Collecting Stereoscopes

written for the stereosite by André Ruiter, The Netherlands

In my pre­vi­ous post I shared some tips about col­lect­ing stere­oviews on online auc­tion sites. This time I will talk about col­lect­ing antique stere­o­scopes for glass stere­oviews from the peri­od 1850 to 1930. Some tips from my pre­vi­ous post can also be applied to stere­o­scopes, so I rec­om­mend to read this post first. How­ev­er, col­lect­ing stere­o­scopes comes with some addi­tion­al chal­lenges that I will address now.

Stereoscope types

There are two types of stere­o­scopes: hand­held stere­o­scopes and table stere­o­scopes. With­in these main groups there are many vari­a­tions and I will not cov­er all of them. The hand­held stere­o­scopes are gen­er­al­ly sim­ple devices to view stere­oviews one by one. A table stere­o­scope offers more func­tion­al­i­ty and this group also includes the sophis­ti­cat­ed mul­ti-view devices. In this post I will focus on a num­ber of view­ers that are read­i­ly available.

Define your goal

First, you have to deter­mine your goal before acquir­ing a stere­o­scope. Do you want to use it for view­ing your col­lec­tion or is it pri­mar­i­ly intend­ed as a dec­o­ra­tive item in your show­case? The first view­ers from the peri­od 1850 – 1870 are beau­ti­ful, but they don’t offer the best opti­cal qual­i­ty. You’re bet­ter off with a lat­er mod­el from around 1910 – 1930 to view your col­lec­tion. I have a beau­ti­ful ear­ly Brew­ster style hand­held stere­o­scope from around 1860. It looks nice in my cab­i­net, but to enjoy my glass slides I pre­fer the Zeiss Ikon view­ers from the late 1920s.

Ear­ly Brew­ster style stere­o­scope from around 1860

Different formats

The most com­mon glass stere­oview for­mats are 45 x 107mm, 6 x 13cm and 8.5 x 17cm. Most stere­o­scopes only sup­port one for­mat. I’ve noticed that the sup­port­ed for­mat is not always men­tioned by the sell­er or an incor­rect for­mat is list­ed. Keep this in mind and con­tact the sell­er if in doubt.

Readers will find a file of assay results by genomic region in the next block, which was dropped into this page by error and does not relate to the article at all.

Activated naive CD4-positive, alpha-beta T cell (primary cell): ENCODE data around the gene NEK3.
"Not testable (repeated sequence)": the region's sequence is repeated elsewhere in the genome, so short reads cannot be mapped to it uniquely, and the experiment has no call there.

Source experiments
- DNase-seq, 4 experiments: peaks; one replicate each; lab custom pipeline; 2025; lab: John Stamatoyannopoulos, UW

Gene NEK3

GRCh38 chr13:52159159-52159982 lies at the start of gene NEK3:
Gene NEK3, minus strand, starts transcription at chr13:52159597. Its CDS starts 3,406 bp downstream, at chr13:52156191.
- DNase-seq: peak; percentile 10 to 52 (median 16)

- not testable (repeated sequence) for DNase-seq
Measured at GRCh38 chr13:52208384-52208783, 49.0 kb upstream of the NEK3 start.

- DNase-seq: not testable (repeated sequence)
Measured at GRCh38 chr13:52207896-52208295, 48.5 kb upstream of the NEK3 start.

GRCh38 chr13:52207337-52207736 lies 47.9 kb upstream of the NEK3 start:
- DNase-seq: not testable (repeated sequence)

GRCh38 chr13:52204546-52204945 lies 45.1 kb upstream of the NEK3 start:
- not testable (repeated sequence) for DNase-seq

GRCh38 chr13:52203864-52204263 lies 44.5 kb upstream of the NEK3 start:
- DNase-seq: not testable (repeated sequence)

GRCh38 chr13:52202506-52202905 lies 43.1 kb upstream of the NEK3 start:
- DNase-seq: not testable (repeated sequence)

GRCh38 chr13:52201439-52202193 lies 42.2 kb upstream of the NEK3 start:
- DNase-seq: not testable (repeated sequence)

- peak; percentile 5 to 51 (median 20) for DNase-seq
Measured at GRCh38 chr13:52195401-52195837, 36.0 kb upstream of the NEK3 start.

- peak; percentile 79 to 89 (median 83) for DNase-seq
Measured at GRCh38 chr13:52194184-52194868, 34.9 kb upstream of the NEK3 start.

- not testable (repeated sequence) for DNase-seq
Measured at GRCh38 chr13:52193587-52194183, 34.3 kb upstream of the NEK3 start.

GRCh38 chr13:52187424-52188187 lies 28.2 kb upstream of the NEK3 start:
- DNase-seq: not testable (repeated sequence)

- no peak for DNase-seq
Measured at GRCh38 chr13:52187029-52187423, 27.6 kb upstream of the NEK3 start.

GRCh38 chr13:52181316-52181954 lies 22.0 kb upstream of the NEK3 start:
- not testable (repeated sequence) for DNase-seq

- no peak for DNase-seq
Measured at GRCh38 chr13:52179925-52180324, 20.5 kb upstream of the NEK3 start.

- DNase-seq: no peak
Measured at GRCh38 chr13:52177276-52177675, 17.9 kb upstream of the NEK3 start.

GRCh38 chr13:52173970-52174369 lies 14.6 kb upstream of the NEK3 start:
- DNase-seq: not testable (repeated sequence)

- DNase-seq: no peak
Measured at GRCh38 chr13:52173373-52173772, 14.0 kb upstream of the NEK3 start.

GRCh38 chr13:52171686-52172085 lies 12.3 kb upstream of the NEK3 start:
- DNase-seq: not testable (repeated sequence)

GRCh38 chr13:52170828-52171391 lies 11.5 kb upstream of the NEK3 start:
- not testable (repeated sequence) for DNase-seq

Handheld stereoscopes

A wood­en closed box view­er is a good start to view your col­lec­tion. Find­ing such a view­er is quite easy because they’re wide­ly avail­able. Not much can go wrong with these view­ers and if the sell­er has made a series of good pho­tos, the choice can be made quick­ly. Make sure the lens­es are clear and free of fun­gus and the eye­piece hold­ers are not rusty. Scratch­es on the wood­work are not your biggest prob­lem when your inten­tion is to use it for view­ing your collection.

Zeiss Ikon 628/8 hand­held stere­o­scope for 6 x 13cm stereoviews

Table stereoscopes – slide tray

The show­piece in your col­lec­tion should be (in my hum­ble opin­ion) a beau­ti­ful slide tray mul­ti­view­er. These devices are easy to use, dec­o­ra­tive and pro­vide a good view­ing expe­ri­ence. The dis­ad­van­tage is that they are expen­sive and there is a greater risk that the advance mech­a­nism is not in opti­mal con­di­tion. They often use gears and springs to posi­tion the stere­oviews and to trans­port the slide tray over a rail. These are pre­ci­sion instru­ments and a small devi­a­tion can cause the glass slides to jam.

The most ide­al sit­u­a­tion is to test the device before buy­ing. If this is not pos­si­ble, the advice is to con­tact the sell­er and ask for detailed infor­ma­tion. Keep in mind that not every buy­er is aware of what they are sell­ing. The stere­o­scope may be inher­it­ed and the sell­er may have lit­tle knowl­edge of the device and how it works. This will become clear from the answers you’ll get. If the sell­er has no clue, just move on or take the risk. If the sell­er has some knowl­edge about the the view­er, ask if it can show all images one by one, with­out get­ting jammed. If this is the case, you’re prob­a­bly good to go.

After receiv­ing your stere­o­scope, I rec­om­mend you test it with some unin­ter­est­ing glass stere­oviews from your col­lec­tion. You don’t want to destroy your pre­cious stere­oviews because of a jam­ming viewer.